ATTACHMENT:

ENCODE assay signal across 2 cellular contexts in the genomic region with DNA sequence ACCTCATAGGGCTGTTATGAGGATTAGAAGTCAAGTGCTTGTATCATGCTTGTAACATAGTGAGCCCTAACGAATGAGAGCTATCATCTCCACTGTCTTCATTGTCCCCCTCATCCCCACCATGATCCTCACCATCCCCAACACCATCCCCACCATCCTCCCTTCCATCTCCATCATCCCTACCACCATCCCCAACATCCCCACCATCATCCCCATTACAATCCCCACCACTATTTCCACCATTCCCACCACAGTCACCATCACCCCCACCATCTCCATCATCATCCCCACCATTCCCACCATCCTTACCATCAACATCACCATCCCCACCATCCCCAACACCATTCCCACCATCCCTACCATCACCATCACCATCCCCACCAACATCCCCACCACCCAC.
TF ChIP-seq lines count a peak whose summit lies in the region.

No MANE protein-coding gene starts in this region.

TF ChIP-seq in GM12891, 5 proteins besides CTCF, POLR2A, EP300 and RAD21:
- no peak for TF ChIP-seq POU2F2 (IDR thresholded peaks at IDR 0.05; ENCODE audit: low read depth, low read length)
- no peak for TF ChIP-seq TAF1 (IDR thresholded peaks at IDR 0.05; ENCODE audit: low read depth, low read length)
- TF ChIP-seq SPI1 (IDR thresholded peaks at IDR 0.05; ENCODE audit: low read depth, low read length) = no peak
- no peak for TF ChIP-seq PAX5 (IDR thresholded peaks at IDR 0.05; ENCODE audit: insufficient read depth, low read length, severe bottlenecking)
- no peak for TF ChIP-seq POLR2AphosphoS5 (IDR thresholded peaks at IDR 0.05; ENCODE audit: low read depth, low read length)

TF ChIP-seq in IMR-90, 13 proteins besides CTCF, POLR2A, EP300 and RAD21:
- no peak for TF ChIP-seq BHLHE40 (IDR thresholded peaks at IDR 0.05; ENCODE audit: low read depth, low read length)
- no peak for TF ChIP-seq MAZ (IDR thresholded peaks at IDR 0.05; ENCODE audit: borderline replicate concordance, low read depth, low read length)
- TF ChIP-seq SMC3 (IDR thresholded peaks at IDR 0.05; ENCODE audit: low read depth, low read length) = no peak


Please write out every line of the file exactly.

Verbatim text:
ENCODE assay signal across 2 cellular contexts in the genomic region with DNA sequence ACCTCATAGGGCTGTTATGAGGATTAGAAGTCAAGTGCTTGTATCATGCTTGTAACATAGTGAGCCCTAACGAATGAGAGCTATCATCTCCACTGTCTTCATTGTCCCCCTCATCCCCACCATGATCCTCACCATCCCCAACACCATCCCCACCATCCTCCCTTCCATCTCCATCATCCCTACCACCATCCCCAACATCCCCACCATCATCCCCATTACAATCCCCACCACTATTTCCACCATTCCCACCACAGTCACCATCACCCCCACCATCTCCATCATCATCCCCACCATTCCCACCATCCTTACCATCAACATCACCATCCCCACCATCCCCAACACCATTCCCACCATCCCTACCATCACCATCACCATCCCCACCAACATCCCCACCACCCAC.
TF ChIP-seq lines count a peak whose summit lies in the region.

No MANE protein-coding gene starts in this region.

TF ChIP-seq in GM12891, 5 proteins besides CTCF, POLR2A, EP300 and RAD21:
- no peak for TF ChIP-seq POU2F2 (IDR thresholded peaks at IDR 0.05; ENCODE audit: low read depth, low read length)
- no peak for TF ChIP-seq TAF1 (IDR thresholded peaks at IDR 0.05; ENCODE audit: low read depth, low read length)
- TF ChIP-seq SPI1 (IDR thresholded peaks at IDR 0.05; ENCODE audit: low read depth, low read length) = no peak
- no peak for TF ChIP-seq PAX5 (IDR thresholded peaks at IDR 0.05; ENCODE audit: insufficient read depth, low read length, severe bottlenecking)
- no peak for TF ChIP-seq POLR2AphosphoS5 (IDR thresholded peaks at IDR 0.05; ENCODE audit: low read depth, low read length)

TF ChIP-seq in IMR-90, 13 proteins besides CTCF, POLR2A, EP300 and RAD21:
- no peak for TF ChIP-seq BHLHE40 (IDR thresholded peaks at IDR 0.05; ENCODE audit: low read depth, low read length)
- no peak for TF ChIP-seq MAZ (IDR thresholded peaks at IDR 0.05; ENCODE audit: borderline replicate concordance, low read depth, low read length)
- TF ChIP-seq SMC3 (IDR thresholded peaks at IDR 0.05; ENCODE audit: low read depth, low read length) = no peak